ESSENTIAL OILS TO REPEL MOSQUITOES
I enjoy being out in nature and I love gardening. Unfortunately nasty mosquitoes are out in nature and they love gardeners! Can you recommend an aromatherapy solution?
Sign me, Itching To Get Out There
I received a similar question this time last year (Ask the Aromatherapist, July 2010) but thought it important to respond again albeit a shortened version. Much of Canada and the Northern United States experienced cooler and wetter than usual Spring season this year, contributing to an increase in the mosquito population.
Mosquito Control and National Geographic write that female mosquitoes who are the ‘biters’ locate their bloodhosts by scent, sight, heat and movement. From 100 feet away (30 meters) they can smell our scent, especially the carbon dioxide (CO2) we exhale. They respond to higher-than-normal concentrations, especially when the CO2 is mixed with host-odor; e.g. following exercise or when we are hot. They follow scent upwind and can see us at a distance of about 30 feet (10 meters). (i, ii)
Most mosquito species prefer dark, cool places like trees, grass and shrubs and are more drawn to persons wearing dark coloured clothing. They have a ‘fondness’ for the slightly cooler body temperatures of the extremities, like arms and the lower leg, and are drawn to the chemicals released in our perspiration. Floral and fruity fragrances are a big draw; including perfumes, colognes, hair products and scented sunscreens. If you use aromatic clothes detergent, fabric softeners or dryer sheets you are a walking invitation! (iii)
In aromatherapy the most common essential oils used for their mosquito repellent properties include cedarwood, citronella, geranium, lavender, lemon balm, lemon eucalyptus, lemongrass, peppermint, red thyme and tea tree. Catnip or catmint essential oil is not commonly used in aromatherapy but is achieving much attention as a successful mosquito repellent. (The botanical names of essential oils in this article are found at the end of this article.)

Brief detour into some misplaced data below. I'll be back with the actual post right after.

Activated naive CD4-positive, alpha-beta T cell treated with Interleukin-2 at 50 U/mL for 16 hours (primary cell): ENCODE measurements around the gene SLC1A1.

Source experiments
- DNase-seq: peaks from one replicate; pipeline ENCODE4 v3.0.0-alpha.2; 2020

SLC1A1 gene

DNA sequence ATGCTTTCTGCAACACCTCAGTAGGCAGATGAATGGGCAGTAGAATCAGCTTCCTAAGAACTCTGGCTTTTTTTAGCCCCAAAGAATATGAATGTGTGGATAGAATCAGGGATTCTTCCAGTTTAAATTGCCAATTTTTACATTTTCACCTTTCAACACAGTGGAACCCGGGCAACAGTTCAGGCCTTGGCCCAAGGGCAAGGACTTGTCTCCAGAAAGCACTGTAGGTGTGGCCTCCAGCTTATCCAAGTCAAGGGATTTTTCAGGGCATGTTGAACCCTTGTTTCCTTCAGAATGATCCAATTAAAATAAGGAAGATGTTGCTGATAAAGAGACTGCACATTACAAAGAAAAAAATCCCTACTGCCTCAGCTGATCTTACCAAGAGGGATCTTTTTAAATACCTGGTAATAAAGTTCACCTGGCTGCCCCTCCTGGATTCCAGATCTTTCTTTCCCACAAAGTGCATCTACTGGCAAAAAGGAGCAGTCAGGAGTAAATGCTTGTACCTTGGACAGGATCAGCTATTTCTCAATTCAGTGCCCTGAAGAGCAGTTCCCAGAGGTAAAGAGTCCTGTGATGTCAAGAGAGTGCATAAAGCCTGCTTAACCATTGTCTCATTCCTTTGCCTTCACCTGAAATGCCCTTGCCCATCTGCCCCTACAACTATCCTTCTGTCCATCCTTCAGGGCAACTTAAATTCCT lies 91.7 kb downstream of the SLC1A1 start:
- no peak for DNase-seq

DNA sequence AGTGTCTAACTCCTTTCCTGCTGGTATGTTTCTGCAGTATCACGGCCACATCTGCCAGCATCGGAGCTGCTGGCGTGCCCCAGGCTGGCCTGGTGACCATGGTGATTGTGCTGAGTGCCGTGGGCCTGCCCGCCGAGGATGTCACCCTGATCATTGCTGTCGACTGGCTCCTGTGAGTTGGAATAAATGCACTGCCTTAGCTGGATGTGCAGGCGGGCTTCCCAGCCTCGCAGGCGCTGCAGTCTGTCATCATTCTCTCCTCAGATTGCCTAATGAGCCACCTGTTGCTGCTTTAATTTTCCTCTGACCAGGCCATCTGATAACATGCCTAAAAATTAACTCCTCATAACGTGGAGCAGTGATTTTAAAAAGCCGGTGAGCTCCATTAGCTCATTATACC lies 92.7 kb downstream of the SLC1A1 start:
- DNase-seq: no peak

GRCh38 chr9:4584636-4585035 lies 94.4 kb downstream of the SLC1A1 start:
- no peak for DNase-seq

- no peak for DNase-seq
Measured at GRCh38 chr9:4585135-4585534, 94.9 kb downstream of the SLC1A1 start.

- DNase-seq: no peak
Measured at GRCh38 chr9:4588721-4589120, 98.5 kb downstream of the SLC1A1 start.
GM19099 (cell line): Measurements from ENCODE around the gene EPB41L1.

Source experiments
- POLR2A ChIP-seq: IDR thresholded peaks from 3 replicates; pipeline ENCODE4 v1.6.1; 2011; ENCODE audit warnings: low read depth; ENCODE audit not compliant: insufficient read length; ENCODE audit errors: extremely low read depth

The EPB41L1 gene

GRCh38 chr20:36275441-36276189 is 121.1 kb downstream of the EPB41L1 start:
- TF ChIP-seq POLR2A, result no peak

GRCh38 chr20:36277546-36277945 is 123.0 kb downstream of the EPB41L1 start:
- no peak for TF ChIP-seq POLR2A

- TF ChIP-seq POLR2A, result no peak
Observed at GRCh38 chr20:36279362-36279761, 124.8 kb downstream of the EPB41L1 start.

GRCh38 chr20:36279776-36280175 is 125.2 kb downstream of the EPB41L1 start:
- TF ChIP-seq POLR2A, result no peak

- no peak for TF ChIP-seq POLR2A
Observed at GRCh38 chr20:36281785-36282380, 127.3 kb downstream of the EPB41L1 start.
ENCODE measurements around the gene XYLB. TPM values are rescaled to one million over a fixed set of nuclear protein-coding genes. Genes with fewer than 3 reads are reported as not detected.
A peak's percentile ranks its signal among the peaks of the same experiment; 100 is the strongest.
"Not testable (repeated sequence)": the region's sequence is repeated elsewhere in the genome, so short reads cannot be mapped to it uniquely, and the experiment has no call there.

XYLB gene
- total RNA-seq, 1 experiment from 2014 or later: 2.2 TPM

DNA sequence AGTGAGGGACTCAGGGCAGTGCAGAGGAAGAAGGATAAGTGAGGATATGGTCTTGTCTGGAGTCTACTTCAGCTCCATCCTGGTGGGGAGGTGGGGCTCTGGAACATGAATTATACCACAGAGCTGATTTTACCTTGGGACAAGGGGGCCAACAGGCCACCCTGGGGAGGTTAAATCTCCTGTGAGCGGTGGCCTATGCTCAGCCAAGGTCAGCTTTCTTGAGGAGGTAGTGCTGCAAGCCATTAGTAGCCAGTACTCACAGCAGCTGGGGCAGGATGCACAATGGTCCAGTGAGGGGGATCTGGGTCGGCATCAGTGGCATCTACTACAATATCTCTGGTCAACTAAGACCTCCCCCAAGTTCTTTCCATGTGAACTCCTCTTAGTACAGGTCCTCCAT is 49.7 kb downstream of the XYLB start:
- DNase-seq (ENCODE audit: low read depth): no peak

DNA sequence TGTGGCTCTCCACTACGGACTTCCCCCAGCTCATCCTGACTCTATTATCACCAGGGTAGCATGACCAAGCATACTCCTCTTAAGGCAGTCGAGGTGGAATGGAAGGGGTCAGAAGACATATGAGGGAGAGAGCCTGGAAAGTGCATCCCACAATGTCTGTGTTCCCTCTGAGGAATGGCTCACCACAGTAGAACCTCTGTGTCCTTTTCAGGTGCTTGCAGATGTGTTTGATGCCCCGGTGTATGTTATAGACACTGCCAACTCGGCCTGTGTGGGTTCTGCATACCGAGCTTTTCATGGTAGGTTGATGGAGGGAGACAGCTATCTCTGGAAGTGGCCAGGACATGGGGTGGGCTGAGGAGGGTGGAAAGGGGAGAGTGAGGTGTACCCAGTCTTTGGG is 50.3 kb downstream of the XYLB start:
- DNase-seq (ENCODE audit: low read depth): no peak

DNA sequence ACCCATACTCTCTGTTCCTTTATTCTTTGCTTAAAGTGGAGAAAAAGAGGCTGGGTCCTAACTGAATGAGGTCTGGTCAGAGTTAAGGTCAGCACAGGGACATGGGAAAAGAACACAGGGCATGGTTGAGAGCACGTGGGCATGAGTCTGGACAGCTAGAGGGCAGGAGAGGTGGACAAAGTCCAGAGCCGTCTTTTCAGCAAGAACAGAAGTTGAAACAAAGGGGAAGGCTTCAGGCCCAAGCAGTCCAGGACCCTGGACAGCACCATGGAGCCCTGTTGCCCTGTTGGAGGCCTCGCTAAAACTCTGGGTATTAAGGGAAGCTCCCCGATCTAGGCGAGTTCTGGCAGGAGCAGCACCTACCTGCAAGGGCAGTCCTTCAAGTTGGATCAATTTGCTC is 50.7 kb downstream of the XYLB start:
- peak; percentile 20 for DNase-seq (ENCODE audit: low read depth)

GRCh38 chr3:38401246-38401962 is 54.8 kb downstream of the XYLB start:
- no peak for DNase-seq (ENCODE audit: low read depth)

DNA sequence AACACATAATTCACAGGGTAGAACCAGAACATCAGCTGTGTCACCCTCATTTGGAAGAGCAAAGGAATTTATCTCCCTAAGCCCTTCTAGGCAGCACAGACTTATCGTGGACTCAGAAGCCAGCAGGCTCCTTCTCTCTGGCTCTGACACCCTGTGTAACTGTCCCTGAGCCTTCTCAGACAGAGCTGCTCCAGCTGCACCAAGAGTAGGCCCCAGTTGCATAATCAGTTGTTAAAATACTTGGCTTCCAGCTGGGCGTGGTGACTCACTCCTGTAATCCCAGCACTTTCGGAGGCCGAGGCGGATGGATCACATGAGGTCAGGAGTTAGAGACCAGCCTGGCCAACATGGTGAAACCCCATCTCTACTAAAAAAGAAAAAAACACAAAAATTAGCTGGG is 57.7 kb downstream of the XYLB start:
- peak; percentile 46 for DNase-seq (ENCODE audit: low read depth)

It is important to note that while pennyroyal essential oil is often cited as an effective mosquito repellent it is highly toxic to humans and animals in even minute amounts. I do not recommend using pennyroyal essential oil!
Always dilute essential oils in a base or carrier oil. Pretty much any vegetable oil can be used but there is one in particular that is wonderful for your skin and contains its own mosquito repelling properties. It is cold pressed Neem oil (Neem seed oil, Neem tree oil) from India’s native Neem tree, Azadirachta indica. Neem oil is thick and tends to ‘sit’ on the skin for a while so use it sparingly. Neem oil alone is effective against mosquitoes for up to 12 hours!
Fractionated coconut oil is a great carrier oil. It is colourless, odourless, does not turn rancid, absorbs quickly into the skin and easily washes out of fabrics it may come into contact with. It is also light enough to spray from a bottle if that is your preferred way of applying a mosquito repelling blend. Olive oil and grape seed oil are also good carrier oils but are generally too thick to spray through a bottle.
One of my favourite recipes is adapted from a wonderful synergistic blend found in Valerie Ann Worwood’s The Complete Book of Essential Oils and Aromatherapy (1991). Into 2 tablespoons (30 ml) of your chosen carrier oil blend 5 drops red thyme essential oil, 10 drops lemongrass essential oil, 5 drops lavender essential oil and 5 drops peppermint essential oil. Care2.com suggests adding 1 tablespoon (15 ml) of aloe vera gel to insect repellent blends to take advantage of its cooling effect.
If you do not have time to make a blend, rub a few drops of lavender essential oil onto your feet and ankles before slipping on your sandals. Spritz your clothing with lavender hydrosol. And don’ forget that a dab of lavender essential oil on a mosquito bite helps to relieve itchiness and jump start healing. Tea tree essential oil is great for bites as well!
Most essential oil based mosquito repellents evaporate or absorb quickly. Your blend will require reapplication every 30 minutes to remain effective. And if you are wearing sunscreen, get caught in the rain, are perspiring or have gone swimming reapply accordingly.
My personal preference for repelling mosquitoes is the topical application of the above recipe using Neem oil as a carrier. I also like to have on hand a 30 ml (1 fluid oz) spray bottle of fractionated coconut oil into which I have added 30 drops of lavender essential oil. It is simple, portable and easy to apply.
I would love to know how well these work for you. I look forward to your next message signed, ‘The Happy Gardener’!
Common and Botanical Names of Essential Oils
Catnip – Nepeta cataria, Cedarwood – Cedrus atlantica, Citronella – Cymbopogon nardus, Geranium – Pelargonium graveolens, Lavender – Lavandula angustifolia, Lemon balm -Melissa officinalis, Lemon eucalyptus – Eucalyptus citriodora, Lemongrass – Cymbopogon citratus, Peppermint – Mentha piperita, and Tea tree – Melaleuca alternifolia.